Auckland pace bowler Kyle Jamieson has earned his maiden call-up to the Black Cap as an injury replacement for Lockie Ferguson.
Ferguson is returning home from Australia after sustaining a grade two right calf-muscle tendon strain while bowling in the first Test in Perth.
The injury is expected to require four to six weeks of rehabilitation.
Coach Gary Stead confirmed 24-year-old Jamieson would join the Test squad in Melbourne in preparation for the second Test at the MCG on Boxing Day.
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"It's an exciting opportunity for Kyle who has impressed in the Plunket Shield domestic four-day competition," Stead said.
"We've also been really encouraged by his progress in the NZC winter camps and his performances for New Zealand A.
"Standing at over two metres tall he obviously gets good bounce and brings something different to our other pace bowlers.
"He'll play for the Aces today in their Super Smash T20 match against the Kings, before making his way to Melbourne on Wednesday.
"It will be his first time in camp and we're looking forward to welcoming him into the Black Caps environment."
Jamieson boasts 72 wickets in the Plunket Shield at an average of 27.9.
Ferguson will travel home on Tuesday and Stead said the whole team was feeling for him.
"We're all absolutely gutted for Lockie," he added.
"He'd worked really hard to earn his Test debut and to have it cruelly halted by injury was truly unlucky.
"He'll return home to begin his recovery with an eye to India's tour of New Zealand starting in late January."
11 things about new Black Cap Kyle Jamieson
1) Jamieson was in the Auckland Grammar first XI for three years playing as an opener or at number three. He moved to Christchurch on a Lincoln University scholarship, studying for a Bachelor of Commerce.
2) At 2.03m, Jamieson is even slightly taller than 'Two Metre' Peter Fulton, Canterbury's former New Zealand opener.
Or to put it another way, he's about the same height as All Black lock Brodie Retallick.
If he makes the New Zealand team, Jamieson will be in a group of players rated the tallest in international cricket behind the 2.19 Mohammad Irfan of Pakistan.
Two fine former fast bowlers, West Indian great Joel Garner, and Aussie Bruce Reid, are among those about the same height as Jamieson.
3) Jamieson has serious form...with the bat. Batting at number eight, he scored a 110-ball century against England in Hamilton during an unofficial game last year.
England may not have done much homework on him. His highest first-class score at that point was 40, and his average 14.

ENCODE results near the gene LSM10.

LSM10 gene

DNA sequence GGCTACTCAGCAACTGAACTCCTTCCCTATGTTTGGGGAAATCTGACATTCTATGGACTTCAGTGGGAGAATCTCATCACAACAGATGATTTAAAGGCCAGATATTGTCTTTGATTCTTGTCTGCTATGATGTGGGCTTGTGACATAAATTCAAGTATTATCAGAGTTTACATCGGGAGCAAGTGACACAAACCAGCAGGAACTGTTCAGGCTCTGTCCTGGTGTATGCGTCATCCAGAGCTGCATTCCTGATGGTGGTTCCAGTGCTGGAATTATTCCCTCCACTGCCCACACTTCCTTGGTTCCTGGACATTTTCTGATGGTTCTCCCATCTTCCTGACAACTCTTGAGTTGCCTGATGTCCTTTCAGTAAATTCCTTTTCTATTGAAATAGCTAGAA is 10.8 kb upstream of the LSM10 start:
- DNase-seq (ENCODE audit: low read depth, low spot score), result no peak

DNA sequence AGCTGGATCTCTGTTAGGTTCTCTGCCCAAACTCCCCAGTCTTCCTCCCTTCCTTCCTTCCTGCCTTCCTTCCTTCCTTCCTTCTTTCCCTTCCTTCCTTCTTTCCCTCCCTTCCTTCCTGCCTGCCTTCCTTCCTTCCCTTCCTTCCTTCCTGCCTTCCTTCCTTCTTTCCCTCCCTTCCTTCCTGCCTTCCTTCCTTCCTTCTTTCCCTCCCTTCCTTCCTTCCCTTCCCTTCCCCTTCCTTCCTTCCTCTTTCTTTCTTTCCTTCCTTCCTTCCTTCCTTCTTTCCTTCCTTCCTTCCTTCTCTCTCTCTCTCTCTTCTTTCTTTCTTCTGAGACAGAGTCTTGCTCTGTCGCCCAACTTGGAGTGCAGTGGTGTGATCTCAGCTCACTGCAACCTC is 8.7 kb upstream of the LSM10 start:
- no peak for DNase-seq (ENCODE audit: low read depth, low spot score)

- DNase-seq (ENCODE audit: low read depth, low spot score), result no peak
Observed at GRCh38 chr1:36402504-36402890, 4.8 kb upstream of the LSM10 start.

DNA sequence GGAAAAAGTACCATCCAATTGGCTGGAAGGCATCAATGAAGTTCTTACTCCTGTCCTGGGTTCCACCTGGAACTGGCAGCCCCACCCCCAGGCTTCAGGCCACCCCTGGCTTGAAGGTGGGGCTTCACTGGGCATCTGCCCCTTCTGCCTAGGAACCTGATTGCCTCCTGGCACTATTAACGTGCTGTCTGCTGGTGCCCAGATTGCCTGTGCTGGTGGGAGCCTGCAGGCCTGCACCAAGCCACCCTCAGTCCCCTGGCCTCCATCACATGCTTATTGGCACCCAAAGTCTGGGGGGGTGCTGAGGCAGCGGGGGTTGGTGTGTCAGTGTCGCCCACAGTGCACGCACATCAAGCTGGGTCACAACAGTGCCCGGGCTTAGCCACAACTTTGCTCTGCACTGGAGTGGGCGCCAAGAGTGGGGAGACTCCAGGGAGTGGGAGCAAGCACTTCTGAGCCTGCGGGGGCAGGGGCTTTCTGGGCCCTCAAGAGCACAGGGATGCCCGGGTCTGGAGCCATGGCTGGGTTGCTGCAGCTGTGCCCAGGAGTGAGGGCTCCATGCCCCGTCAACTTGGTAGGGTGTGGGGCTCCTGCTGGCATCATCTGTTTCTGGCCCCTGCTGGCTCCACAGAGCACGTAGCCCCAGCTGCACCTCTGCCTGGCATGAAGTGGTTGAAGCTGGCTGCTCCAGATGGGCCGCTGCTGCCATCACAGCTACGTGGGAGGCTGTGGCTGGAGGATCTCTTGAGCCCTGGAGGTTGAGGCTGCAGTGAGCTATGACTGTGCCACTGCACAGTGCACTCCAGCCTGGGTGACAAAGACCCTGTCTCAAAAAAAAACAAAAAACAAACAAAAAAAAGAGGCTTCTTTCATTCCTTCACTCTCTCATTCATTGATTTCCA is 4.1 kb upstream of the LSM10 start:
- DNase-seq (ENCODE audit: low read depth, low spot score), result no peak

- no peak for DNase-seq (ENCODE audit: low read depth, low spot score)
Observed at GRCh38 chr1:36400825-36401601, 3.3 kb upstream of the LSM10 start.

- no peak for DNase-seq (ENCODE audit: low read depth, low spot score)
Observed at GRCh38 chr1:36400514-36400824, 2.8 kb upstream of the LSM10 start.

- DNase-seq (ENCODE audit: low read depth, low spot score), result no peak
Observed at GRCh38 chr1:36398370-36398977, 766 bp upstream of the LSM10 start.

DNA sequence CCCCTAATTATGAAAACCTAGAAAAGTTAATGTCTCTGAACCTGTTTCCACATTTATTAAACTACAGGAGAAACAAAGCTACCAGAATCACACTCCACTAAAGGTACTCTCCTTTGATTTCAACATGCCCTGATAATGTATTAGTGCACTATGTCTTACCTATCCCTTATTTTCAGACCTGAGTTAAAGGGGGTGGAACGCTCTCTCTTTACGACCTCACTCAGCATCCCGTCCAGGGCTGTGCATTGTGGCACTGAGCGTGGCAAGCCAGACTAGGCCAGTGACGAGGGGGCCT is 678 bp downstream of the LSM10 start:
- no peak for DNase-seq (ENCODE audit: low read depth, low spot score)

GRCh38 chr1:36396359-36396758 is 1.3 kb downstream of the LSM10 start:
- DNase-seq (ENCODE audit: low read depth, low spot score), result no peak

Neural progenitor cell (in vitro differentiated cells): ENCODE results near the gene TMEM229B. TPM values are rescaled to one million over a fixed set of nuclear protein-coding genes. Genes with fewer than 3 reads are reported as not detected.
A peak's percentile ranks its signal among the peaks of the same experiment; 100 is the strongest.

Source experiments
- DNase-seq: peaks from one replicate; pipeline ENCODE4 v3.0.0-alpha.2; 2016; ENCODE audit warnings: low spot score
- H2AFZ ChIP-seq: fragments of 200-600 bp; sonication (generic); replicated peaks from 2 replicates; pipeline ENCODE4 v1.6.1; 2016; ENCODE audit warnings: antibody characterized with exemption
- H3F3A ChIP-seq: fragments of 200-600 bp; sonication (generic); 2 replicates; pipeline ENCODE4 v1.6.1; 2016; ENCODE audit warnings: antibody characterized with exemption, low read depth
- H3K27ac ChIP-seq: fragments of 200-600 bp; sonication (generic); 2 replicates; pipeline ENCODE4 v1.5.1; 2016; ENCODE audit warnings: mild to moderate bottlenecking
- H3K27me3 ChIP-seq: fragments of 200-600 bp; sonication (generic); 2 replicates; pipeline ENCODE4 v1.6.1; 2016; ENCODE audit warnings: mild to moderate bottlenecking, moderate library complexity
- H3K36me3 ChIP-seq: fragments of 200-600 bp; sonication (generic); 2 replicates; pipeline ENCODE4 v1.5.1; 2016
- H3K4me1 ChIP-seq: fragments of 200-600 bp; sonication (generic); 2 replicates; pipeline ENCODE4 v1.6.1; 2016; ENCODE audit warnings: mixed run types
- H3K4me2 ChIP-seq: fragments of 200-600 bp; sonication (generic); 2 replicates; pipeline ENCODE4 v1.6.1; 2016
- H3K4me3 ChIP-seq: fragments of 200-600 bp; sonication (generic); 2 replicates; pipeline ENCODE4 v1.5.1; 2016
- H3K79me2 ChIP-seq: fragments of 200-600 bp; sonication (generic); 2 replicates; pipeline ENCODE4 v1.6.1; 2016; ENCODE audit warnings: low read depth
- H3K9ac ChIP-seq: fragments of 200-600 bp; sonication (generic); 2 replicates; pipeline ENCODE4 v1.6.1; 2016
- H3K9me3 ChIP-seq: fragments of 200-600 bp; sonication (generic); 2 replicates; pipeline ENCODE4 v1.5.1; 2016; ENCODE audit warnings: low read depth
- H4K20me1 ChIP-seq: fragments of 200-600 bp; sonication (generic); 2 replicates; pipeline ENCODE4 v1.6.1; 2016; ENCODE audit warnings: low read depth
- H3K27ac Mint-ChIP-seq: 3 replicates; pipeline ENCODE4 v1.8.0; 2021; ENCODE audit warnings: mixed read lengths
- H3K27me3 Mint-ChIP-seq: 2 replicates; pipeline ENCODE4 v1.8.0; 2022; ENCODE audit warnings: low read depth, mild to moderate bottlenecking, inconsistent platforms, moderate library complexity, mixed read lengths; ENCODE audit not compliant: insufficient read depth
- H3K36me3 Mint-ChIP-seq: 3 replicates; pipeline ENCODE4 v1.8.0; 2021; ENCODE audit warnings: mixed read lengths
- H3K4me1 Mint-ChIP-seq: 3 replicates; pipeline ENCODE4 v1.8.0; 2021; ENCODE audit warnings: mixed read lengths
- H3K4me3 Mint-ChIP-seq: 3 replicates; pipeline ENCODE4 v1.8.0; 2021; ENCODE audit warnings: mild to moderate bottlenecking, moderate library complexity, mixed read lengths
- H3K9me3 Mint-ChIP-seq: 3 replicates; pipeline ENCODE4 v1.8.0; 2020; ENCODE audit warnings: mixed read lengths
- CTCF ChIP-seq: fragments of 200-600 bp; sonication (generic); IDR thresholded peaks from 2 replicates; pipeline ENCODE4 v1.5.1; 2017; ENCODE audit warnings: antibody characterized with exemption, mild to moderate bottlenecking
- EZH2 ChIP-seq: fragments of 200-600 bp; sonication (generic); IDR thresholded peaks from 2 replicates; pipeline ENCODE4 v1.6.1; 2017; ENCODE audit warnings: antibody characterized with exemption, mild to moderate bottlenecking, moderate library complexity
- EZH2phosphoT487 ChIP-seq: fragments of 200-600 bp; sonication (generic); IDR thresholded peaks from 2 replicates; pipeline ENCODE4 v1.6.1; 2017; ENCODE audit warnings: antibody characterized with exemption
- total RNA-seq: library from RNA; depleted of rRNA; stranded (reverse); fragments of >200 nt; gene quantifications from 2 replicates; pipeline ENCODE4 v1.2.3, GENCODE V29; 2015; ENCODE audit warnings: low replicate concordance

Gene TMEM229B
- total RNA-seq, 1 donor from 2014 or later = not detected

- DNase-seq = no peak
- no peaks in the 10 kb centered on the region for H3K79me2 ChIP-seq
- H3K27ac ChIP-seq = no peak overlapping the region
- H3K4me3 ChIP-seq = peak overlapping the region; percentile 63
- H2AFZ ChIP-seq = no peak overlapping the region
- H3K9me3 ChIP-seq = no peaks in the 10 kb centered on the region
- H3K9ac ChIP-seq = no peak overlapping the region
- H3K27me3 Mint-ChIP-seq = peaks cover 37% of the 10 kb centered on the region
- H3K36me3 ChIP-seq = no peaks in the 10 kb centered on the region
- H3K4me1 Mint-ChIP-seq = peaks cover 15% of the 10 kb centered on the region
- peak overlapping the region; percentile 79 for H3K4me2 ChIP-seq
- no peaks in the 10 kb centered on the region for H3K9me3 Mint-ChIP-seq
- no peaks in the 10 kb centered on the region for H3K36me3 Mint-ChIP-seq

His onslaught led to a bit of a spat with a frustrated England bowling star James Anderson, although fellow paceman Mark Wood was very complimentary.
4) His first-class debut for Canterbury against Wellington in 2014, when he failed to take a wicket in 30-odd overs and scored a duck.
5) Jamieson comes from cricketing stock - his dad Michael was a premier batsman for Papatoetoe.
6) He has received a decent tick from recently departed Black Caps coach Mike Hesson, who tweeted "An impressive bowler who at 6ft 8in can swing it....another one to add to the Black Caps stable".
7) Black Caps star Tim Southee played against him a few years ago and said: "He's got something different to everyone else in first-class cricket, obviously his height and there's not many of those guys going around in the world, so he's got an added advantage there and hopefully of his major injuries are behind him."
8) He was in the New Zealand team for the 2014 under-19 World Cup. He also made the New Zealand A side — which included test specialists BJ Watling, Jeet Raval, and Neil Wagner — who played against a Pakistan combo in Dubai late last year.
9) Injuries have been an issue, including two years ago when he broke a foot bone while jogging after a ball in training. He was among the top wicket-takers in the Plunket Shield at the time. He had previously suffered an ankle stress fracture.
10) There was no over-celebrating his 6-7 T20 stunner earlier this year.
"I'm not a big stats man," he said.
"But it's a pretty cool thing, something I'll be able to look back on in the days and weeks to come."
11) Jamieson's entry into top-class cricket was guided by Gary Stead, the Canterbury coach who is now in charge of the New Zealand side.
Stead described Jamieson's action as "uncomplicated" and was immediately impressed with his professional attitude and desire to learn.